Accident Scam Waiting to Happen

It’s bad enough that most of us are often at risk of some sort of motor accident, but it’s seriously annoying that such accidents (real or fabricated) attract so many scammers.

This site mentions five scams commonly associated with actual accidents:

  1. The Staged (or Forced) Rear Ending, where the scammer stops or slows suddenly in heavy traffic so that the person behind is unable to stop in time. The scam is based on the belief that such accidents are, more often than not, assumed to be the fault of the driver behind. May be combined with…
  2. The Fake Injury Claim (think soccer player trauma histrionics…)
  3. Other kinds of Staged Accident
  4. The Phantom Victim – personal injury claims from people who weren’t actually at the scene. (So who is this guy Casper?)
  5. The Bad Samaritan. Ambulance chasers, and worse.

Of number five, the site says:

It’s all part of a setup to get your information so as to file false or phony insurance claims, of which they’ll take a hefty cut — if not all.

Here’s a variation on that theme that has become very prevalent in the UK in recent years. In the scam described above, it seems that there are two intended targets: the insurance company and the victim himself. In the UK version, it seems likely that the scammer never goes near an insurance company (which isn’t to say that false claims aren’t made against UK insurance companies, of course – clearly they are).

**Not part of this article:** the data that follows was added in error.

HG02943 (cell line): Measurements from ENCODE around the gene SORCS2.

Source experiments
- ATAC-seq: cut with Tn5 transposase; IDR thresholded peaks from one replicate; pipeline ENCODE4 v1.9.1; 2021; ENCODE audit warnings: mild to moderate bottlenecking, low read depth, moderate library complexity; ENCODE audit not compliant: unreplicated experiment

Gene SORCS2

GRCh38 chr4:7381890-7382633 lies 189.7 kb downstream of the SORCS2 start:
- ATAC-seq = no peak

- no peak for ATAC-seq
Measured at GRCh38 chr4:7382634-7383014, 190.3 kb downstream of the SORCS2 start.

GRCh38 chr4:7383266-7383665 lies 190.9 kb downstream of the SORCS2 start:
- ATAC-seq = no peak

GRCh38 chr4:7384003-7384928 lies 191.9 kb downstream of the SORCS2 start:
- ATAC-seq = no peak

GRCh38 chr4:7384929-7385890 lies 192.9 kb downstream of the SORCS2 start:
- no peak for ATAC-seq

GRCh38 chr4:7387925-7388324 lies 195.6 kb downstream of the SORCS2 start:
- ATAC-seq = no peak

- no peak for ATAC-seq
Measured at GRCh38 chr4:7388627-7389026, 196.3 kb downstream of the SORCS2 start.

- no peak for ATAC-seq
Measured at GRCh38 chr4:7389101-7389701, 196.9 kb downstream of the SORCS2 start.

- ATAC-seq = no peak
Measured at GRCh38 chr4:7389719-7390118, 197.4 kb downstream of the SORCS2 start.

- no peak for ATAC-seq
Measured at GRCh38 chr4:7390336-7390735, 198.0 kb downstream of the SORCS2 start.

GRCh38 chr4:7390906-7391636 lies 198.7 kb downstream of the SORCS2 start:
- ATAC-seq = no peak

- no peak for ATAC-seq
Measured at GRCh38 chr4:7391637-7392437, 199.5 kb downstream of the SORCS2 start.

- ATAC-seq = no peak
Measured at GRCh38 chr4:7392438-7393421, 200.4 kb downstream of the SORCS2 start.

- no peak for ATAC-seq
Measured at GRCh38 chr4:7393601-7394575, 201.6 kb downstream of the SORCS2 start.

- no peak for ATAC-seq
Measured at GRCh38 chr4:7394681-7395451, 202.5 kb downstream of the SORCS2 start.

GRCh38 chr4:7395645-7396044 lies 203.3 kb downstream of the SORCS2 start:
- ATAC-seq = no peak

I’ve been writing for years about cold-call tech support scams, where scammers ring from call centres (more often than not in India) offering ‘help’ with an imaginary PC virus. In a common scenario, they claim that your PC is broadcasting ‘help me! I have a virus!’ messages and that Microsoft is passing that information on to them so that they can advise you. For a small fee, of course.